A welcoming, scenic plateau has seen various civilizations succeed each other over thousands of years, starting from the Neolithic period. The village of Iloi - pre-Nuragic, then Nuragic - is located at a height of 270 metres and it is probable that the people who inhabited it controlled the territory, which was crossed by numerous rivers at the time. It is also very probable that they celebrated mysterious rituals there and it is certain that they buried their dead there, leaving precious traces. The site, now an archaeological park, is just two kilometres from Sedilo and dominates the ancient Tirso river valley, with a panoramic view of the northwestern shore of Lake Omodeo.
The complex nuraghe takes centre stage inside the park, a construction with three towers, with a trapezoidal body leaning against it, which perhaps represents the original core of the structure, to the point of assuming that it was a corridor nuraghe, dating back to between the end of the Early Bronze Age and the beginning of the Middle Ages. The trefoil building, on the other hand, was built in several phases, up to the Late Bronze Age, and has a concave-convex shape. The eastern tower is the best preserved: when going in through an architraved entrance, you will see a vaulted tholos chamber with a niche and the traces of an obstructed passage on the left wall. You will also notice a large stretch of curtain wall that connects it to the north tower, which is inaccessible due to collapses. The keep still has the first rows of basalt blocks up to two and a half meters in height.
Around the nuraghe you will see numerous circular constructions. These are the remains of the huts of the Nuragic village, which originally extended for about two hectares. Some of them had cult functions, while others were positioned around a common open space. The ‘cemeteries’ of the Nuragic peoples of Iloi were two Tombs of Giants. The outline of the corridor of one of them, not yet investigated, can be distinguished; while the other is well preserved and has the classic layout: a central apsidal body, a covered funerary corridor and an exedra façade, in which you will notice a counter-seat interrupted by a circular platform near the entrance. The floor of the corridor is paved with slabs.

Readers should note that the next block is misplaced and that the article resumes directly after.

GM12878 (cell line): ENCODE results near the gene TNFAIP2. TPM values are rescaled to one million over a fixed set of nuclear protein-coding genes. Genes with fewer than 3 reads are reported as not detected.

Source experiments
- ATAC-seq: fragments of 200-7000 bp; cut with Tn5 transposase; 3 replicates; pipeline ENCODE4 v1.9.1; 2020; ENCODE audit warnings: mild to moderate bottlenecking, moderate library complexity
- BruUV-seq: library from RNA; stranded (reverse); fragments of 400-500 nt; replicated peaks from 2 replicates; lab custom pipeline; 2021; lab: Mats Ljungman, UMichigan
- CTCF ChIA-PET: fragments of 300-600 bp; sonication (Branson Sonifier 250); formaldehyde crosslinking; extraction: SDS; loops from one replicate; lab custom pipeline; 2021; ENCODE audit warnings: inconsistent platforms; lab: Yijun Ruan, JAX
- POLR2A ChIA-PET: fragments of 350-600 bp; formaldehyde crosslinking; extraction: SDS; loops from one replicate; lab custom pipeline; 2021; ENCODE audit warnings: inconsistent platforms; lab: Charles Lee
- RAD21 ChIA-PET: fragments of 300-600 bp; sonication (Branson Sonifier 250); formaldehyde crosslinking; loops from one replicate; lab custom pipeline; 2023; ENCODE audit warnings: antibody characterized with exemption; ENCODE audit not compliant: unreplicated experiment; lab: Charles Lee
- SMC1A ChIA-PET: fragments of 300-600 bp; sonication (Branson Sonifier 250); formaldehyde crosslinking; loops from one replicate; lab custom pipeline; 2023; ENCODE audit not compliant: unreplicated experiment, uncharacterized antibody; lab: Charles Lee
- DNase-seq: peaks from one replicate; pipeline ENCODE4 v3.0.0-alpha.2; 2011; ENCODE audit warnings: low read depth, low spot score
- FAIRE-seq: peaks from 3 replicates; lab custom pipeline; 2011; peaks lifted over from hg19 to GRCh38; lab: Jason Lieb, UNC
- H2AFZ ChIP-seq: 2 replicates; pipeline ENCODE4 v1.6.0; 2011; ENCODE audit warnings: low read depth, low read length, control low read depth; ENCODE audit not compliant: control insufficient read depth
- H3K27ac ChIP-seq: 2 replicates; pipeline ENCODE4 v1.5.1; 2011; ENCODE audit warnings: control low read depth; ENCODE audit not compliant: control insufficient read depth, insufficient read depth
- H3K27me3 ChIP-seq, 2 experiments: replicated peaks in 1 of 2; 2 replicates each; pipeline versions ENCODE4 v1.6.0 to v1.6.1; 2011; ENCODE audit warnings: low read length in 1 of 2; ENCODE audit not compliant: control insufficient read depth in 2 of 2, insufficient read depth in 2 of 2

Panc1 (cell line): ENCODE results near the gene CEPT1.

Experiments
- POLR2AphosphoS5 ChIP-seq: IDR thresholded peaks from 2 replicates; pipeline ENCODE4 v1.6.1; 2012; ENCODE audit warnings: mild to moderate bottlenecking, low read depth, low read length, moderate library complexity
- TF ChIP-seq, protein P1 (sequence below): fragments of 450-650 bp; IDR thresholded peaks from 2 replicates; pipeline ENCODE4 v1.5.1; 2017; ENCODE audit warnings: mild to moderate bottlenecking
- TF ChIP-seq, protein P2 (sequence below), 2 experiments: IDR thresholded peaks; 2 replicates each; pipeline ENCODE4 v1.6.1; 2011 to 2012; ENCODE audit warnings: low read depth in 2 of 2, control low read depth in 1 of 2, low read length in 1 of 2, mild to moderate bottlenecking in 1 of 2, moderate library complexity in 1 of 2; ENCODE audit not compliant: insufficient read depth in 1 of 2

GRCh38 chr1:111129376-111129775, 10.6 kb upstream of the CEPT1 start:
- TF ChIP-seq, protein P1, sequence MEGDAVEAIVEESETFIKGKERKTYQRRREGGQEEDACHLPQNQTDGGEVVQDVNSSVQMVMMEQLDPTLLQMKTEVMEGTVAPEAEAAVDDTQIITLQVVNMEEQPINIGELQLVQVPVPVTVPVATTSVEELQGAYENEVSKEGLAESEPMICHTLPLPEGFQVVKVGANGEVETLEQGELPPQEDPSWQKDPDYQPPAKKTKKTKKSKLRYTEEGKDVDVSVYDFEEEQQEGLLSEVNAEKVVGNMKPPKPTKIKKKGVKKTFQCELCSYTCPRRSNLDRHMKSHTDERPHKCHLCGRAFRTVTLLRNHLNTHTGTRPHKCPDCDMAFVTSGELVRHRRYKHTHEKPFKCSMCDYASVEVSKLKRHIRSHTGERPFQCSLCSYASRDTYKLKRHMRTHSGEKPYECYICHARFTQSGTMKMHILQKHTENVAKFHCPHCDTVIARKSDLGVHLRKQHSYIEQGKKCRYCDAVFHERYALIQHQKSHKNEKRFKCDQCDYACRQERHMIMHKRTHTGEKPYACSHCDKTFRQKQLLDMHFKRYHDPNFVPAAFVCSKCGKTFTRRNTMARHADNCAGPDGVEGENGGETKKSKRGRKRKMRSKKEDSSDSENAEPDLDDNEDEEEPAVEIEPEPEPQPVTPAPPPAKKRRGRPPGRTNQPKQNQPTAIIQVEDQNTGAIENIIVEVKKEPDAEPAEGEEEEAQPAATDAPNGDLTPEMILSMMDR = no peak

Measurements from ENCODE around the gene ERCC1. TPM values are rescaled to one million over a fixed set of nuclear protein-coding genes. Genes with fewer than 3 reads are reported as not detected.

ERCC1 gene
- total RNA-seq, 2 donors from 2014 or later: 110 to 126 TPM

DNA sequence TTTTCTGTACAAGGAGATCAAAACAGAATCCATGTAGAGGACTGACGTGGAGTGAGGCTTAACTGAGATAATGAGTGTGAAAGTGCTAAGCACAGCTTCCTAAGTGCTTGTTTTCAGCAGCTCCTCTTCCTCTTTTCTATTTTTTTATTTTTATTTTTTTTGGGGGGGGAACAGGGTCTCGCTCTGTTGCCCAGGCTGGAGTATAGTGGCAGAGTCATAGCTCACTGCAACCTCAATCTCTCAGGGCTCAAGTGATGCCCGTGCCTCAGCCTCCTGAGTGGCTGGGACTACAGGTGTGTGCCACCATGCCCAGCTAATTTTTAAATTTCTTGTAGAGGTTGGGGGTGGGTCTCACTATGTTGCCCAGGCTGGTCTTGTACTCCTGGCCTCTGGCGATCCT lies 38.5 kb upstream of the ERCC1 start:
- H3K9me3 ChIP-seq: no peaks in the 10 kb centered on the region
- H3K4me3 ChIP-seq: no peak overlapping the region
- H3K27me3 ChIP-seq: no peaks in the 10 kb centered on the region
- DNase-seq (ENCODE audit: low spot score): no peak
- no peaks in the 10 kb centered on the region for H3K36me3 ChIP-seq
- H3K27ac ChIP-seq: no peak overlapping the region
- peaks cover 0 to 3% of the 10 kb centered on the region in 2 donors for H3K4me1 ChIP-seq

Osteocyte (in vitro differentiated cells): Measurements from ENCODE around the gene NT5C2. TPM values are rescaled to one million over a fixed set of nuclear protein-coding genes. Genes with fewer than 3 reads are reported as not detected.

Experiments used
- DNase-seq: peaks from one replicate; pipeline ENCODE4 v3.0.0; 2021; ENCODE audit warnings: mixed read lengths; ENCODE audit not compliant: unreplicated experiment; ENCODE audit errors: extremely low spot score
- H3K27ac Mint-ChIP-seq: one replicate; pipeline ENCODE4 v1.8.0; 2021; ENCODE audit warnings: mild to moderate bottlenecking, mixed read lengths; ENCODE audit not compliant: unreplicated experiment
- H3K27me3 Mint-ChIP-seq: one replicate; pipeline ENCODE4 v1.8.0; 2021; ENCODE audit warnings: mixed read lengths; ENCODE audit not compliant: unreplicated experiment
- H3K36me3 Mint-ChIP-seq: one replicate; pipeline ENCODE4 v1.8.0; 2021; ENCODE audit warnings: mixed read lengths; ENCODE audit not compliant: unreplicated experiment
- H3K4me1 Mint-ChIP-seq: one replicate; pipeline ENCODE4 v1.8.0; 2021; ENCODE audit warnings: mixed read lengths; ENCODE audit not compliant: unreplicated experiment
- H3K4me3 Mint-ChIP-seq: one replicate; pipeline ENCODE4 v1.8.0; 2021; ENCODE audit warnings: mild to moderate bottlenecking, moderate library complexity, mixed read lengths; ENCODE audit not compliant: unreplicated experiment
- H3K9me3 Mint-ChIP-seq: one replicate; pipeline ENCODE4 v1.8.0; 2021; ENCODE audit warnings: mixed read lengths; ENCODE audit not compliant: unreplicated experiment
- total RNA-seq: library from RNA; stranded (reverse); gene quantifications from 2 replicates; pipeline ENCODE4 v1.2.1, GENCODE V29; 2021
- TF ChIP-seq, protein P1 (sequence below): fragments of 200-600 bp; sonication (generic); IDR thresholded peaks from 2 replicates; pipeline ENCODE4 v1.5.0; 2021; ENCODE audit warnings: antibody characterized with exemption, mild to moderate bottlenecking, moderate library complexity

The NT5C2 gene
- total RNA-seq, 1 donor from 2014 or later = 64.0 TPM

About 300 metres from the Nuragic remains, going down to halfway up the plateau, you can see the most evident traces of the populations who preceded them: these are the 33 domus de janas that form the necropolis of Ispiluncas, dug out of the tuff in the Late Neolithic period. The domus, divided into two groups, are partly multi-cell and partly single-cell. ‘Tomb 2’ is divided into 13 rooms and shows traces of red paint. ‘Tomb 3’ has a central quadrangular room around which there are secondary rooms. Both burial areas were used until the Early Middle Ages.
The park of Iloi is the maximum archaeological expression of the territory of Sedilo, which is also very rich in places of naturalistic interest: the area around the Omodeo is ideal for trekking excursions and its waters are perfect for canoeing. Another major attraction, just outside the town, is the sanctuary of San Costantino, where the unbridled horse race Ardia takes place in July, surrounded by cumbessias, the lodgings intended for accommodating pilgrims.